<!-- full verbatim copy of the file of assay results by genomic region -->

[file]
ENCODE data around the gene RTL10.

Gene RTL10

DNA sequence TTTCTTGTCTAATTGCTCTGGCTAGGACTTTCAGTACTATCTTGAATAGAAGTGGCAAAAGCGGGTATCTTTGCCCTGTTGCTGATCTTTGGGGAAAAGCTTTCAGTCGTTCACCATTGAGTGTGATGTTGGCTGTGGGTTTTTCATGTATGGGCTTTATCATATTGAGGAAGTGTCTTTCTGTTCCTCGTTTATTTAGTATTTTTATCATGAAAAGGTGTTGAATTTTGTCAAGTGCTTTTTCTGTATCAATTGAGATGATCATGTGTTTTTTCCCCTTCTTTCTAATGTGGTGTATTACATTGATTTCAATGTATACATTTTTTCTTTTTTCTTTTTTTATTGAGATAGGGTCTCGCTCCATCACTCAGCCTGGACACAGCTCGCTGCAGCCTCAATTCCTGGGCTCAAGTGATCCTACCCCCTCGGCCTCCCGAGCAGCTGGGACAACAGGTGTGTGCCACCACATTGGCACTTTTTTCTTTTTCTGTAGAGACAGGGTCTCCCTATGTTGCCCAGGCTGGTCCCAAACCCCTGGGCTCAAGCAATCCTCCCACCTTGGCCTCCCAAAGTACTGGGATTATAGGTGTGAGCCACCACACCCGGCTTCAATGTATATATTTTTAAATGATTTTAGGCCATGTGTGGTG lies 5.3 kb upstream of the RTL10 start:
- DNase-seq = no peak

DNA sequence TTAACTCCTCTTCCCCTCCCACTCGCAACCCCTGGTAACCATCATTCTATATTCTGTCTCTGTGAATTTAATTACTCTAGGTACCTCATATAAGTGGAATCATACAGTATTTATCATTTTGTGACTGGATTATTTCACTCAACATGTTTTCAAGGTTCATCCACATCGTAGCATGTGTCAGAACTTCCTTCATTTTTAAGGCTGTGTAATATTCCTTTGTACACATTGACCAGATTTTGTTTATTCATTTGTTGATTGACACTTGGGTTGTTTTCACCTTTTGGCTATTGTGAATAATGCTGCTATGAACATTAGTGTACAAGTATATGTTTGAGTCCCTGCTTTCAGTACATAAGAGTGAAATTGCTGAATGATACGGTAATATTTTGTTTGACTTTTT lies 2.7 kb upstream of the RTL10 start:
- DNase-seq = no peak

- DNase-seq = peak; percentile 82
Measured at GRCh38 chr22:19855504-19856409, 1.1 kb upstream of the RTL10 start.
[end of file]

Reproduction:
ENCODE data around the gene RTL10.

Gene RTL10

DNA sequence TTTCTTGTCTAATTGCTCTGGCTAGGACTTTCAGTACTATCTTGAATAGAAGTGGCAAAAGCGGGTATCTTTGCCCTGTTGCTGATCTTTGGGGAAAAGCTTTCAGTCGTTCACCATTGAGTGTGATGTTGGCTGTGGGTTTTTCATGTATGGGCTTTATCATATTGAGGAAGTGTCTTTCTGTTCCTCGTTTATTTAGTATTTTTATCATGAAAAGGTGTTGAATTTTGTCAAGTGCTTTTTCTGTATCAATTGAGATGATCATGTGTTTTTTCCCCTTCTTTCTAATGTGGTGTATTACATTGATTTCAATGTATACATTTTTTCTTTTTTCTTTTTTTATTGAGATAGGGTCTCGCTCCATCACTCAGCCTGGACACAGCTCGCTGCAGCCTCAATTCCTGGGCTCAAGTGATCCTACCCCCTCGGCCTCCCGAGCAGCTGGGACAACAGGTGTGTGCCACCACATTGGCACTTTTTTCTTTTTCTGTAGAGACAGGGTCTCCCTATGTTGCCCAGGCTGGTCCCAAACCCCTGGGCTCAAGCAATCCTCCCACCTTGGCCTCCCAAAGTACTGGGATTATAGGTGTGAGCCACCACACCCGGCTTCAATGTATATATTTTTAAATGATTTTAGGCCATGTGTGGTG lies 5.3 kb upstream of the RTL10 start:
- DNase-seq = no peak

DNA sequence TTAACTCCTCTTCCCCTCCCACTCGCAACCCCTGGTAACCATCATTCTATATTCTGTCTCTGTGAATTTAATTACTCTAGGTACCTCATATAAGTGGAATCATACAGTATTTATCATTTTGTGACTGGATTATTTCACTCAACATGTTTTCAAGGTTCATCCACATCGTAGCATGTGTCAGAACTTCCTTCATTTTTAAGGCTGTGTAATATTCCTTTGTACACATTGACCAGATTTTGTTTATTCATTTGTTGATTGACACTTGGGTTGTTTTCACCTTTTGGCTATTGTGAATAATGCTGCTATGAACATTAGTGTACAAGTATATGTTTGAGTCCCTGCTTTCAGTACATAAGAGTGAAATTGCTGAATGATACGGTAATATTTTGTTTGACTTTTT lies 2.7 kb upstream of the RTL10 start:
- DNase-seq = no peak

- DNase-seq = peak; percentile 82
Measured at GRCh38 chr22:19855504-19856409, 1.1 kb upstream of the RTL10 start.